It has been a few years since ASTC’s award-winning magazine, Dimensions, last devoted an issue to a single science-based theme, like water. But, we were drawn to this topic for our January/February 2013 issue as we learned more about the 2013 International Year of Water Cooperation, and the UN’s decision to call upon its scientific and educational arm, the United Nations Educational, Scientific, and Cultural Organization (UNESCO), to lead the effort “because of the organization’s unique multidisciplinary approach which blends the natural and social sciences, education, culture, and communications.”
This blend that defines UNESCO is mirrored in the work of science centers and museums all around the world. Recognizing this, ASTC has formed a strong partnership with UNESCO during the past two years that has, in turn, given greater visibility to a wealth of activities within our field to help raise local awareness about sustainable development, youth empowerment, greater access for women to careers in science, and many more topics that are precisely the issues defined as UN global priorities.
It is no surprise, therefore, that we should join with UNESCO in celebrating this new “international year.” It offers another important opportunity to highlight all that we do to educate and inform, in his case about the importance of collaborative action for water management in the face of increasing global water demand. Today, 780 million people lack access to safe drinking water, and 2.5 billion lack access to sanitation.
Few topics impacting humanity today are so deeply rooted in and so critically dependent upon the tools of science and technology. Having spent a considerable portion of my own public service career devoted to the topic of “water diplomacy,” I learned quickly that scientists and engineers often proved to be my most valued colleagues. On one occasion, I recall asking our then–Middle East peace negotiator why a topic as important as water was not included centrally in the highly charged policy exchanges underway at the time. He responded that the water deliberations were far too essential and immediate in their impact to be included in these unpredictable and volatile rounds of policy negotiations. Rather, a critical compromise on water would best be achieved through the dedicated (and objective) efforts of scientists, engineers, and a public that understood the important variables at stake. This, in my view, is another example of science at its highest calling.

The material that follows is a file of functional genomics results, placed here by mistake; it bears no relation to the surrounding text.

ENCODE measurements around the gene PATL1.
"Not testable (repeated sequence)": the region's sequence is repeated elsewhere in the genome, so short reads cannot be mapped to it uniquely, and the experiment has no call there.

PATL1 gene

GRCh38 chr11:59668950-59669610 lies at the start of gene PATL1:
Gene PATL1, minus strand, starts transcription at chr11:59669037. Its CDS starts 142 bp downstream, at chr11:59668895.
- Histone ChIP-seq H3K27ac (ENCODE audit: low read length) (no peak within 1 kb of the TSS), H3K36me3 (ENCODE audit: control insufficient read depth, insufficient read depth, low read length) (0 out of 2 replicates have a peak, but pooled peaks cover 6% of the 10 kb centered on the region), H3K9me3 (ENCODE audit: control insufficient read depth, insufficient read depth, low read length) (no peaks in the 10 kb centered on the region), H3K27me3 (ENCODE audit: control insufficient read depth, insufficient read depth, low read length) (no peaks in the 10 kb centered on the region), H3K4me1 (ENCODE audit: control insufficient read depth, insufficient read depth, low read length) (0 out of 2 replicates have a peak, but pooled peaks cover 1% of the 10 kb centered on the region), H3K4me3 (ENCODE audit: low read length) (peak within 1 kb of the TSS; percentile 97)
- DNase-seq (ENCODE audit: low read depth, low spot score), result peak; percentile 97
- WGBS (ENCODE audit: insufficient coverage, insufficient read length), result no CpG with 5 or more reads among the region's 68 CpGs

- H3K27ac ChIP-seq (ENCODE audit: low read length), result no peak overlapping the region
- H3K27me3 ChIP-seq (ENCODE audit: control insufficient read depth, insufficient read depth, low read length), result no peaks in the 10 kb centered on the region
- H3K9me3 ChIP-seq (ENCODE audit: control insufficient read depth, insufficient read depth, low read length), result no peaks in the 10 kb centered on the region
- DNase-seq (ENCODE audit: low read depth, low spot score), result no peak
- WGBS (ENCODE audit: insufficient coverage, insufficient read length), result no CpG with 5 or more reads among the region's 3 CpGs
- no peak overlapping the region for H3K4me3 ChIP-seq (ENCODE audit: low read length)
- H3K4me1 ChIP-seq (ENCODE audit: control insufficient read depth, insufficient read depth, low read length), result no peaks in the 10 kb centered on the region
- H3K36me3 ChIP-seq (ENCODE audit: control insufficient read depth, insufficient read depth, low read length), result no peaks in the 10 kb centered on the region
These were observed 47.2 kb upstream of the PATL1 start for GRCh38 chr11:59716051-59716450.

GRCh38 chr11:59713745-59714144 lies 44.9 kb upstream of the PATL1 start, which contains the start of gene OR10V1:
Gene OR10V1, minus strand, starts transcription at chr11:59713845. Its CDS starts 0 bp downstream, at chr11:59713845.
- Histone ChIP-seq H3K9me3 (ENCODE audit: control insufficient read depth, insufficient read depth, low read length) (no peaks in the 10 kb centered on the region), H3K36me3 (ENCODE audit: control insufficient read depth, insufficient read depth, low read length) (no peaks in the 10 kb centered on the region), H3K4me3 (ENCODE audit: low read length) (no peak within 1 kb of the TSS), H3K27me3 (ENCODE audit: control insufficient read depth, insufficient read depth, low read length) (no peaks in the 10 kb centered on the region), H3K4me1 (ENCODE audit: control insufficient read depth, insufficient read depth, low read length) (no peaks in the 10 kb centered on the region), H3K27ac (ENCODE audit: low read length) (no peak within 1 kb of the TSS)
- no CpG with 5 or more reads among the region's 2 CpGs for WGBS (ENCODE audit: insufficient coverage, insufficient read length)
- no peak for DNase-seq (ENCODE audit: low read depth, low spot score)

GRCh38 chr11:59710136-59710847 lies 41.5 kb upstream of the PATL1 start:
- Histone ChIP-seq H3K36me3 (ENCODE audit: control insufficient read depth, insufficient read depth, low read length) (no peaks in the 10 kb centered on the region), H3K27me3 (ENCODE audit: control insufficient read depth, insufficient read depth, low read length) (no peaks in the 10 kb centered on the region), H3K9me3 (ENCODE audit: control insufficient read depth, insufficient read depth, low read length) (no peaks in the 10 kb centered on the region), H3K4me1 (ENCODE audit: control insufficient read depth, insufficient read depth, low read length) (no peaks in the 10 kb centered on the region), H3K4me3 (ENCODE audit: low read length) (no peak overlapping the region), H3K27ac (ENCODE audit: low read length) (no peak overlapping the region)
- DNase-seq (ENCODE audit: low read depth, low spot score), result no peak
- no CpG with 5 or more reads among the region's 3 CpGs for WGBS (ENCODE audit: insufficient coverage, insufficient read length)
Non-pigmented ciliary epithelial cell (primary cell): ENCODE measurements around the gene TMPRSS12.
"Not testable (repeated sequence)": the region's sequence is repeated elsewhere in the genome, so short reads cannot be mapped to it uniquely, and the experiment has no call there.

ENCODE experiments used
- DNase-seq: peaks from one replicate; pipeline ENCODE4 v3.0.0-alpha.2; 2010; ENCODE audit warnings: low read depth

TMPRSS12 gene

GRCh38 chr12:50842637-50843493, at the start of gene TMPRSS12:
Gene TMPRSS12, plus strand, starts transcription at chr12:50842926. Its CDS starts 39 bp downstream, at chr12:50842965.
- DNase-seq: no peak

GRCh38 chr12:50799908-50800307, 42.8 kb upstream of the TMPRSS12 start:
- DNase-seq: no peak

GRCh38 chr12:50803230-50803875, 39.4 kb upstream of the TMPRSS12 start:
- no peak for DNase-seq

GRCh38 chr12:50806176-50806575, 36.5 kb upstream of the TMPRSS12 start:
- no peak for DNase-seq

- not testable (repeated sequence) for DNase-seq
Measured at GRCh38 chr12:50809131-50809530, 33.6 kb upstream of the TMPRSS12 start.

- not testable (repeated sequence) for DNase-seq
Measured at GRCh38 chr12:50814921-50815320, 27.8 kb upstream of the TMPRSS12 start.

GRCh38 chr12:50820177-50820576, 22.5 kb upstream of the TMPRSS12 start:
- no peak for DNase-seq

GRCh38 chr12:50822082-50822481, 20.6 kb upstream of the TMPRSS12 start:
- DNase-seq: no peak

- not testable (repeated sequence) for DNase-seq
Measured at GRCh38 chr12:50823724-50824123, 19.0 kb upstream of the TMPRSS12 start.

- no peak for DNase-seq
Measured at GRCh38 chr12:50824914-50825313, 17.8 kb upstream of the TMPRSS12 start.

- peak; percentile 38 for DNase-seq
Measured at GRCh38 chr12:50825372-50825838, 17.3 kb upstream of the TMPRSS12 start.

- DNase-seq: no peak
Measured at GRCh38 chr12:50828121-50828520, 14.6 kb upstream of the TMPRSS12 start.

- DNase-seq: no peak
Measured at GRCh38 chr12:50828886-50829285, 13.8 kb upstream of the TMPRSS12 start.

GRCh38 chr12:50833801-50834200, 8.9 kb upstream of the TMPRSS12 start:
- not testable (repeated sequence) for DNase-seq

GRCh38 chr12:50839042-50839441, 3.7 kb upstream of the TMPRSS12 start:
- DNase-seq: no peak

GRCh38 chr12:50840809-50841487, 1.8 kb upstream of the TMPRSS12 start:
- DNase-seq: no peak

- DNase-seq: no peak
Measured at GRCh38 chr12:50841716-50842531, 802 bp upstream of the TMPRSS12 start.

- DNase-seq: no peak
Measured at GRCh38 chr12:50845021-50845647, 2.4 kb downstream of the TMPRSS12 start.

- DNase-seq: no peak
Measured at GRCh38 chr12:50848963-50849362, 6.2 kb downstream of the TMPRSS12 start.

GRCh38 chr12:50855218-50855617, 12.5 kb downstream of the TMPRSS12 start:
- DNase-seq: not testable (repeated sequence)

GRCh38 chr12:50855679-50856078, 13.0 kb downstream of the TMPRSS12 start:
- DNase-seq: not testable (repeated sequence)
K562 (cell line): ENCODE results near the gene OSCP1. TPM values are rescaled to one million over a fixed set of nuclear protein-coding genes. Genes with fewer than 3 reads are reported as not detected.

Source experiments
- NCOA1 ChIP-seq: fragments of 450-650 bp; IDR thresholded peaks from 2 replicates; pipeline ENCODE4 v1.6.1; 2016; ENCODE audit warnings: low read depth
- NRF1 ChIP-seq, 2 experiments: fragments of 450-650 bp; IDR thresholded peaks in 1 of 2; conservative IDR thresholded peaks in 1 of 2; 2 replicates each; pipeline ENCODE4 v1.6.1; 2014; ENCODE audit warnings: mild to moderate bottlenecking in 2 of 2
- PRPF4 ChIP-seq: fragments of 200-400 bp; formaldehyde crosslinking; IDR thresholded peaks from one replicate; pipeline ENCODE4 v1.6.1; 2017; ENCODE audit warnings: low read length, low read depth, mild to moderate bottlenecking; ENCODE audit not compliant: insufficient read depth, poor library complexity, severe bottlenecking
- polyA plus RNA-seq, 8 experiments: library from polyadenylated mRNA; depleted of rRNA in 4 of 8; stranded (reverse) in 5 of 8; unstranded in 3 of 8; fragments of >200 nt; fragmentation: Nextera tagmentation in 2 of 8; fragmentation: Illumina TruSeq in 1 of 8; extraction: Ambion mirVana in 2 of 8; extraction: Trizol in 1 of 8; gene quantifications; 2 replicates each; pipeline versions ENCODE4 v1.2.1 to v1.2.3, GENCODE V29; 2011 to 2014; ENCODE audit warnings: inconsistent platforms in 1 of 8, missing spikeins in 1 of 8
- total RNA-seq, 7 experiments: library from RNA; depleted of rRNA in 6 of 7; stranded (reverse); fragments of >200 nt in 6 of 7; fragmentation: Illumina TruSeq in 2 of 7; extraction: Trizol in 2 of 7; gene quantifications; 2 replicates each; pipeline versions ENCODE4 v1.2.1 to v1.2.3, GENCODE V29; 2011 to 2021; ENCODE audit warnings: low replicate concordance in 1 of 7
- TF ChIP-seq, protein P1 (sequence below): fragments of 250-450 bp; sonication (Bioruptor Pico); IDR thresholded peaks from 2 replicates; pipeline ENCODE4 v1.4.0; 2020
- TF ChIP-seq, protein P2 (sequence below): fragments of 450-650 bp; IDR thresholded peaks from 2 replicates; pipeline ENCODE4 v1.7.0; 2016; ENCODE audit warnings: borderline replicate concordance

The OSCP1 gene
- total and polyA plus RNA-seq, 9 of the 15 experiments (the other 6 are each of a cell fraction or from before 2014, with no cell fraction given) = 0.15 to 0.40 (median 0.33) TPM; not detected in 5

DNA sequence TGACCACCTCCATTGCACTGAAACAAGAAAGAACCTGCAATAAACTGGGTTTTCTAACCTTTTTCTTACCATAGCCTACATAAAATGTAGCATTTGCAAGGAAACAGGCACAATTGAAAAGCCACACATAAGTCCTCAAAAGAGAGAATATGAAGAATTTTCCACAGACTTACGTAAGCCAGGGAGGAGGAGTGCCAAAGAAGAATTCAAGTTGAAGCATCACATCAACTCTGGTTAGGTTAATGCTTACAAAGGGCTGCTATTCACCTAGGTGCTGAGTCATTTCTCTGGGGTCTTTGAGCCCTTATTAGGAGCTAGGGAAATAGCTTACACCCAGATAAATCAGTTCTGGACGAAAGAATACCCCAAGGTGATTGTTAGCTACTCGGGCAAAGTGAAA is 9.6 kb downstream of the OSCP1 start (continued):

While much has already been said, written, and even undertaken to meet the critical challenges of global water access and management, the year ahead is specifically dedicated to fostering greater global cooperation. As we elevate this topic in our own communities, let’s also find ways to be voices for communities of greater need, sometimes far from our own. I hope that we will be able to achieve cooperation through the heightened awareness and collective voice that we bring to this important topic.